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US Posse Comitatus Act

The US Posse Comitatus Act governs what US Army soldiers may, and may not, do regarding law enforcement within the boundaries of the United States. According to the Rand Corporation, there are legal distinctions between the Active Component and the Reserve Component of the Army:
  • The Active Component is comprised of professional full-time US Regular Army soldiers who are Federal troops taking their orders directly from the US President.
  • The Reserve Component is comprised of part-time citizen soldiers, who, under normal circumstances, train for one weekend a month and two weeks during the summer. The rest of the time they are civilians. The Reserve consists of the Army Reserve and the National Guard.
    • US Army Reserve soldiers are part-time soldiers who are Federal, that is, they take their orders directly from the President. The President may call them up to full-time, Regular status anytime he wants to in order to respond to a national emergency. The war in Iraq is one such emergency--many Army Reserve troops are now in Iraq.
    • US National Guard soldiers are part-time soldiers who serve two masters; the governor of their home state and the President of the United States. When National Guard troops are taking orders from the governor of their home state, they are serving under Title 32 of the United States Code. Governors typically call up their National Guard troops to fight forest fires, provide flood relief, suppress riots in the streets, etc.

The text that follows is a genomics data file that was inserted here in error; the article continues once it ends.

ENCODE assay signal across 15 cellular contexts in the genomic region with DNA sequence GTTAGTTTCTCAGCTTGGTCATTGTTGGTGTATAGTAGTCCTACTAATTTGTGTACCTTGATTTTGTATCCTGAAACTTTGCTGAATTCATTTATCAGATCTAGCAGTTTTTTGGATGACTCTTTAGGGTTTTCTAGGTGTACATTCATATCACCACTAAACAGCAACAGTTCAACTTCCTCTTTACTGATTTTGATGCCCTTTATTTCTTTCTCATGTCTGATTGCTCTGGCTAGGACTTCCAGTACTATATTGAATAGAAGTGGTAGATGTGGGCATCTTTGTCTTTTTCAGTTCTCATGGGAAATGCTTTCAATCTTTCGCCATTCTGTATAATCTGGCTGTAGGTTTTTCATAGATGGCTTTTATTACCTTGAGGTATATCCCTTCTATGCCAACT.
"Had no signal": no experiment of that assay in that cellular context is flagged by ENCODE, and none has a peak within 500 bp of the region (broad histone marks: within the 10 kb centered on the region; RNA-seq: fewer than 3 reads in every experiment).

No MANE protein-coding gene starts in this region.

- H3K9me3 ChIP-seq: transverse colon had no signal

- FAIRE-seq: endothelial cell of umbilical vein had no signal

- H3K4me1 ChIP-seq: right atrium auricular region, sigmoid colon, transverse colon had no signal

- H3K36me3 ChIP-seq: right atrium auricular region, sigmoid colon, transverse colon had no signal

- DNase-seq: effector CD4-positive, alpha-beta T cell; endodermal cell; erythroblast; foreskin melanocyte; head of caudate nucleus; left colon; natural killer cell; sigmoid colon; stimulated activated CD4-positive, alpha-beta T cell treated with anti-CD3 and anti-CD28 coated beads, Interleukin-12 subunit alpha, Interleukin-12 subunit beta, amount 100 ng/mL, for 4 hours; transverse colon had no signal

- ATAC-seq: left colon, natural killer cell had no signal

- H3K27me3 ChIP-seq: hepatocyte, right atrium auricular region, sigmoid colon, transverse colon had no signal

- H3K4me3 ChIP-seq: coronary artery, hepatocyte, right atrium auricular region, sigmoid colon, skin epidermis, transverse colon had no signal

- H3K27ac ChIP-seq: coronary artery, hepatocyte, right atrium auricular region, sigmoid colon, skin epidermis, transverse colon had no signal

The President has the power to take National Guard troops away from the governors of their home states and "federalize" them, that is, make them the same as full-time Regular Army troops. National Guard troops who have been federalized are serving under Title 10, United States Code. The President typically federalizes National Guard troops to go overseas to fight in major wars, as happened in both World Wars. The National Guard troops now in Iraq have been taken from their home state governors by the President and federalized under Title 10. Under Posse Comitatus:

1. Federal troops do NOT have domestic law enforcement authority.

2. National Guard troops in home state Title 32 status DO have domestic law enforcement authority.

3. National Guard troops in federalized Title 10 status do NOT have domestic law enforcement authority.

EXCEPTION: If the situation has gone TOTALLY to hell, the President can employ even Regular Federal troops to enforce domestic order. That situation HAS taken place a very few times in the history of the U.S.. It is called martial law and has been considered for the situation in New Orleans.